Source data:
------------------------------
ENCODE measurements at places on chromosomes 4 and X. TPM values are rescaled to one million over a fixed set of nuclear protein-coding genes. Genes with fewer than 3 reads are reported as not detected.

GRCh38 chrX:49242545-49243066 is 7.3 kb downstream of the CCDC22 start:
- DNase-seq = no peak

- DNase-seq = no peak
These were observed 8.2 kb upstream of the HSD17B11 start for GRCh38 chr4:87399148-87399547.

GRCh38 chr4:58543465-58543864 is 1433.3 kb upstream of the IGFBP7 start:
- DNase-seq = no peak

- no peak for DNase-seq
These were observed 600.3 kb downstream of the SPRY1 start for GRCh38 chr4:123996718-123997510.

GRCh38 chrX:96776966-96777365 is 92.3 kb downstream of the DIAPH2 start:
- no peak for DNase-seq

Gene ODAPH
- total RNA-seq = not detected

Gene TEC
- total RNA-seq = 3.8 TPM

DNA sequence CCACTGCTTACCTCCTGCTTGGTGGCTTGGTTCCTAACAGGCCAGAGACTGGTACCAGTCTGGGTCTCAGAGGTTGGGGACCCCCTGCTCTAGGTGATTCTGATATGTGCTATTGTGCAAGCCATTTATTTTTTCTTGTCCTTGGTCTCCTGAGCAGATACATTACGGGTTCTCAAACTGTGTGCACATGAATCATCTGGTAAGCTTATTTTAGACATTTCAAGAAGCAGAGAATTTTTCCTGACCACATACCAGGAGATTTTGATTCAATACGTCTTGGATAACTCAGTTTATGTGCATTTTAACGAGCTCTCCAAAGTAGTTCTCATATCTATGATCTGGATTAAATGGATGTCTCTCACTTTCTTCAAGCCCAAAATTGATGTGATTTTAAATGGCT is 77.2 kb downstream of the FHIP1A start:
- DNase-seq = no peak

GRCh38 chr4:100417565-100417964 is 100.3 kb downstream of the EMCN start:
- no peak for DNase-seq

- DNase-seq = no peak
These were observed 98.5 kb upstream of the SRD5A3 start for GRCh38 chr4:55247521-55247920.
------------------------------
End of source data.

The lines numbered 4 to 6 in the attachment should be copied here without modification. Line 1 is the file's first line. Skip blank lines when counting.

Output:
- DNase-seq = no peak
These were observed 8.2 kb upstream of the HSD17B11 start for GRCh38 chr4:87399148-87399547.

GRCh38 chr4:58543465-58543864 is 1433.3 kb upstream of the IGFBP7 start: